NASCAR Can’t Catch a Break as Flash Floods Delay Bristol Dirt Race
NASCAR and rain don’t get along. America’s premiere stock car series won’t even touch the track if it’s wet out, so when poor weather hit this year’s season-opening Daytona 500, NASCAR had no option but to wait six whole hours, dragging tv viewership to an all-time low, according to SportsPro. Looking back, however, it had nothing on NASCAR’s attempted return to dirt this weekend, where once again, weather conspired to rain on NASCAR’s parade. This time, though, so hard that it postponed racing until Monday.
Weather reportedly first took its toll on Saturday’s qualifying heats, initially delaying the Trucks qualifier until the evening after a two-hour dry period according to The Charlotte Observer. But after NASCAR gave the go-ahead, it reportedly reversed its decision after a single lap, with mud kicked up by the trucks’ specially made bias-ply tires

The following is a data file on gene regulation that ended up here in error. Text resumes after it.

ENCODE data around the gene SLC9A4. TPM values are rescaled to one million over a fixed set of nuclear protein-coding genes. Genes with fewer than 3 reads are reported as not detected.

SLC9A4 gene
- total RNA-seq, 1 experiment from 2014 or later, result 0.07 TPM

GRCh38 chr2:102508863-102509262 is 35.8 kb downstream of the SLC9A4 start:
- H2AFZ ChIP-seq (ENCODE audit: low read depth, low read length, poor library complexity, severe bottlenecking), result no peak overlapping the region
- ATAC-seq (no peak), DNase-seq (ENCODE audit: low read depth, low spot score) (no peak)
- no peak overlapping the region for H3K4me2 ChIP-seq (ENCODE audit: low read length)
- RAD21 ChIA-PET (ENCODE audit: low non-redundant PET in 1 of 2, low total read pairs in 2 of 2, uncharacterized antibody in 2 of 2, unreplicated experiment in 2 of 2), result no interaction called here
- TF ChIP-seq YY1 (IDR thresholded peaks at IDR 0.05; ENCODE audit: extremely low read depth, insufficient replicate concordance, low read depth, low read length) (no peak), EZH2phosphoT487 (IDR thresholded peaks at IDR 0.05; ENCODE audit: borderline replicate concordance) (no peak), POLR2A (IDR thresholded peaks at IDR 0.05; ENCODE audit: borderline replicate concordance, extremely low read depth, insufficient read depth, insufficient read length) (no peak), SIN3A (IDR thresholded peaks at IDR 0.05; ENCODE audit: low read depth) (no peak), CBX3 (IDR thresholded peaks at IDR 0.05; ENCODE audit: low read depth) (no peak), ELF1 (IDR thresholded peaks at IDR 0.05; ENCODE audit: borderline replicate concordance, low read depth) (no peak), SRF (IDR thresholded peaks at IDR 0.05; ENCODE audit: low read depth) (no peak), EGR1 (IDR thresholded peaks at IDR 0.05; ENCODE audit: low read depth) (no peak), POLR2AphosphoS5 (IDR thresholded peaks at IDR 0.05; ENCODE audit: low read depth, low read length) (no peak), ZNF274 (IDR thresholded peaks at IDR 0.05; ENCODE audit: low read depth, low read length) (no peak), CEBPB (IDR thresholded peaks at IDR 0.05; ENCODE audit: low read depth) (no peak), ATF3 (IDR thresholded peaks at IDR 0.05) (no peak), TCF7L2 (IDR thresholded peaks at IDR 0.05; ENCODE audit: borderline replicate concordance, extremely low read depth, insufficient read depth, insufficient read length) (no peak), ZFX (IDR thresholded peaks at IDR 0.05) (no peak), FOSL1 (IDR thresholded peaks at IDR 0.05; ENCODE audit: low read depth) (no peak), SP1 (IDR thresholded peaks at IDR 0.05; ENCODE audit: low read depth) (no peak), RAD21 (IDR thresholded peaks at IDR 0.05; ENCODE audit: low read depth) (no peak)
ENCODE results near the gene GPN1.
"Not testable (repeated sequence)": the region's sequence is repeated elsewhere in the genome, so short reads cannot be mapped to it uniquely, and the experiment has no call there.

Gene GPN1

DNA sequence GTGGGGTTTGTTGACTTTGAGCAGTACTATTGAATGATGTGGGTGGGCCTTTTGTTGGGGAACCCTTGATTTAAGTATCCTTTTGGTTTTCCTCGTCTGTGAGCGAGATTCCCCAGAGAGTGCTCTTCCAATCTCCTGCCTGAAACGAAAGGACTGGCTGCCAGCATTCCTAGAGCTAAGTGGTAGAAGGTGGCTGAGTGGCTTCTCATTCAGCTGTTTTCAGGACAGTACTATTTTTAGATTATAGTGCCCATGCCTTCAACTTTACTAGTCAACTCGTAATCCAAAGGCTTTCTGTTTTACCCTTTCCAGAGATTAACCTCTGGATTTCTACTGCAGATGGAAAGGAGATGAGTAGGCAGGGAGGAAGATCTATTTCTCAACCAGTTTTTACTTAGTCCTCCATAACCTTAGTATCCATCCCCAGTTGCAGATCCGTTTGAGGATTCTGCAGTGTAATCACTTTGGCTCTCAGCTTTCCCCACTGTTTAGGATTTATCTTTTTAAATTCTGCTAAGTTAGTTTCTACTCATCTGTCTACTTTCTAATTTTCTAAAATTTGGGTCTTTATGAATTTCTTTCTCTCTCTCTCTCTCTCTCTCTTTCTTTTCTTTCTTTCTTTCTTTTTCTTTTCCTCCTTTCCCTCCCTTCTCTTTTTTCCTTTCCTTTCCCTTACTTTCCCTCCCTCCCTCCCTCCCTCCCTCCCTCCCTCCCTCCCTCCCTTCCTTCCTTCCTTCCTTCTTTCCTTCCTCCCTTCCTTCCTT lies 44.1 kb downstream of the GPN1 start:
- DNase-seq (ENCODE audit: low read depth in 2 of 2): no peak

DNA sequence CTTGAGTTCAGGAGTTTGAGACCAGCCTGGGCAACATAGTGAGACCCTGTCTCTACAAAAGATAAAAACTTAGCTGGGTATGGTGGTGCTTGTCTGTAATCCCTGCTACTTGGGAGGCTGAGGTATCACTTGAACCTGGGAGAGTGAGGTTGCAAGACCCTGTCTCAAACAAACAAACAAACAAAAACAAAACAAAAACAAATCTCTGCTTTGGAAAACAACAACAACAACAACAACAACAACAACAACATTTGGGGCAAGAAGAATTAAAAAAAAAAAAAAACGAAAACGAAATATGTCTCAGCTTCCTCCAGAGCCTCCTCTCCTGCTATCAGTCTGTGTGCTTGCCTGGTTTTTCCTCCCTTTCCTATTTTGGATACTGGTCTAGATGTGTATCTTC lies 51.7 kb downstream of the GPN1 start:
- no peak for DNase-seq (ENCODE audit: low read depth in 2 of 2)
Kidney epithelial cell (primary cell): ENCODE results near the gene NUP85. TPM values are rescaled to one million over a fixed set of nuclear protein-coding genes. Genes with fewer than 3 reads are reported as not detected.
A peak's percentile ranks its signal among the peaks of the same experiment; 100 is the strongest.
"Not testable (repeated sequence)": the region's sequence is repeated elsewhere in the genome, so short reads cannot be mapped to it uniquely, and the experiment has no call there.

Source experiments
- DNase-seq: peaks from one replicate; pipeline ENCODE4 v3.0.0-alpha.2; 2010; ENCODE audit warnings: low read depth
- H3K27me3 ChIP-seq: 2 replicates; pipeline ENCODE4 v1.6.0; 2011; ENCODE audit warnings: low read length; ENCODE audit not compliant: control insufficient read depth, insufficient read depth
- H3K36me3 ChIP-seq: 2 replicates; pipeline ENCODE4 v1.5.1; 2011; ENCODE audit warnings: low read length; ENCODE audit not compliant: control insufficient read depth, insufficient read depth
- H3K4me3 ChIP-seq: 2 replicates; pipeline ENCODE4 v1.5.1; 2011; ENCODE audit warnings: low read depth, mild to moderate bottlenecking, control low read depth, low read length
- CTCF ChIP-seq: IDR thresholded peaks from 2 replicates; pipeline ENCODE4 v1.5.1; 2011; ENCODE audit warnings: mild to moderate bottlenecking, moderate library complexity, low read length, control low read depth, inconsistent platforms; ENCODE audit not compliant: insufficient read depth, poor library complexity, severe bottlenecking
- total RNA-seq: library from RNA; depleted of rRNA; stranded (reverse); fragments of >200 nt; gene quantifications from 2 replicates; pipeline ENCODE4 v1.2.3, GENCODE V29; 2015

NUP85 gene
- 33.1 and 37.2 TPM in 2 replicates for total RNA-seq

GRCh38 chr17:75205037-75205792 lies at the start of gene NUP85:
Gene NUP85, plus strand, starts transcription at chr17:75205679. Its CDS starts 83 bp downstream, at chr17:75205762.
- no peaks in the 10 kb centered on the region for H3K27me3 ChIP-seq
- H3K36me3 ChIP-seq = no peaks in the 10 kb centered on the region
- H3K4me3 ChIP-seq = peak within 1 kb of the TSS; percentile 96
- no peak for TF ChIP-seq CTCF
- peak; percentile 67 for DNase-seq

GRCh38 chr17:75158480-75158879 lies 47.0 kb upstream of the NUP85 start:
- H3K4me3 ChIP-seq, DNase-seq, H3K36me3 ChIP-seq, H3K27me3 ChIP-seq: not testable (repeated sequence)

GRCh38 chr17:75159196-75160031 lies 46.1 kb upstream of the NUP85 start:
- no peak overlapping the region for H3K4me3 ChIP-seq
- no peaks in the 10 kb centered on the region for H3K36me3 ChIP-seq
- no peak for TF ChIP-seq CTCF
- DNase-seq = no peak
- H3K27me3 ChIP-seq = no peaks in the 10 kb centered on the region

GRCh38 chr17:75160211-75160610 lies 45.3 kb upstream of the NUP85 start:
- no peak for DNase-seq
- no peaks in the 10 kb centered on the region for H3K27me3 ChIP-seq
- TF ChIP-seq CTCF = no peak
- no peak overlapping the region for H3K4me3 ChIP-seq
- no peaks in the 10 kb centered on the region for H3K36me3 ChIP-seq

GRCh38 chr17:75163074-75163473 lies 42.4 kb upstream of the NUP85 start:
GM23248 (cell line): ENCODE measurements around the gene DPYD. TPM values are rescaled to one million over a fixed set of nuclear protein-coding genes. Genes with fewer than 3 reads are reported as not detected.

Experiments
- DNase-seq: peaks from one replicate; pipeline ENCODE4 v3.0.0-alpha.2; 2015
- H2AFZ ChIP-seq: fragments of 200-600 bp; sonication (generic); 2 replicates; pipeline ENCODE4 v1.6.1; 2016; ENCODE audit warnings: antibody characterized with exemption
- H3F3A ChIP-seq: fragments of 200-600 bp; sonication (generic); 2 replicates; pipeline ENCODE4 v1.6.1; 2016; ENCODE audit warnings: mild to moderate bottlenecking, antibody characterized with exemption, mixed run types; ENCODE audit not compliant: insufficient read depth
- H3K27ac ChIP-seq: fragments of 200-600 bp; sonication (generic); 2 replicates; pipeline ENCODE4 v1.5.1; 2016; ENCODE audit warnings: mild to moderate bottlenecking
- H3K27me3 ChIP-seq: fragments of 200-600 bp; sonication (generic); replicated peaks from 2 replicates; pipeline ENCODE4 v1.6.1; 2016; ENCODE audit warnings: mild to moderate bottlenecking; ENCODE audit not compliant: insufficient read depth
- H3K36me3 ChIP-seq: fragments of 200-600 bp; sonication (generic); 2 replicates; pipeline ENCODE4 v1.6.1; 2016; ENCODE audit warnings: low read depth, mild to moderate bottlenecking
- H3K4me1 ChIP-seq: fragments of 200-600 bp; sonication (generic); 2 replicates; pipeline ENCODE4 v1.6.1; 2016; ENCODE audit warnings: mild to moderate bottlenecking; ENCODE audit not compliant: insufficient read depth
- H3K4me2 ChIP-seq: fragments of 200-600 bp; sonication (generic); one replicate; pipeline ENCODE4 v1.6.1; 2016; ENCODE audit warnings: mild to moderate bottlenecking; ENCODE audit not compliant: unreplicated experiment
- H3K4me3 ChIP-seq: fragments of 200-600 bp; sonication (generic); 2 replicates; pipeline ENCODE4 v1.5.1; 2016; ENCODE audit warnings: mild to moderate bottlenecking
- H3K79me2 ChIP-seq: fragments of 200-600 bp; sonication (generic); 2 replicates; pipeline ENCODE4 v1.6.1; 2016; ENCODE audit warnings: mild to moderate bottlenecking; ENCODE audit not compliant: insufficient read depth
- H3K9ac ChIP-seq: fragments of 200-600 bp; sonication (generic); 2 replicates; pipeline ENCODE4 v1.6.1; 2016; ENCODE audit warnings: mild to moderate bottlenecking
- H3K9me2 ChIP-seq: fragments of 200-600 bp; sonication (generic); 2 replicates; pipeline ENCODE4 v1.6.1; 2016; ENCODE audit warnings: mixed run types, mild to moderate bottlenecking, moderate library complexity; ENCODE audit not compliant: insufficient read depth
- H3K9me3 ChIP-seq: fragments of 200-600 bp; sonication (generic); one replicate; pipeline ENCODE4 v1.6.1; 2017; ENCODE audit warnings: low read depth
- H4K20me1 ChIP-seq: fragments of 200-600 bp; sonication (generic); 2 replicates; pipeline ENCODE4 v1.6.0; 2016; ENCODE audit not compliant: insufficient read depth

obscuring drivers’ windshields.
Stewart Friesen’s NASCAR Truck spattered with mud at Bristol Motor Speedway
By the time track officials registered three inches of rainfall on Sunday morning, the National Weather Service had issued a flash flood warning for the area, one proved prophetic by photos captured that day. In images and video taken Sunday, Bristol Motor Speedway’s carefully prepared premises can be seen flooded, standing water swamping the road to the track and an area reportedly occupied by vendors’ tents. Accordingly, NASCAR postponed both its Truck and Cup series races to Monday, scheduled for 12 and 4 p.m. ET respectively.
As of Monday morning, the races look set to go on. The Weather Channel forecasts a sunny day of modest humidity, and images of the paddock posted to the track’s Twitter show the area has drained since yesterday. Even so, when NASCAR lets the green flag fly for its Truck series, it’ll come as a surprise if they don’t still kick up an alarming amount of mud. Let’s hope there’s some racing surface left by the time the “god-awful bad” Cup cars hit the track this afternoon.
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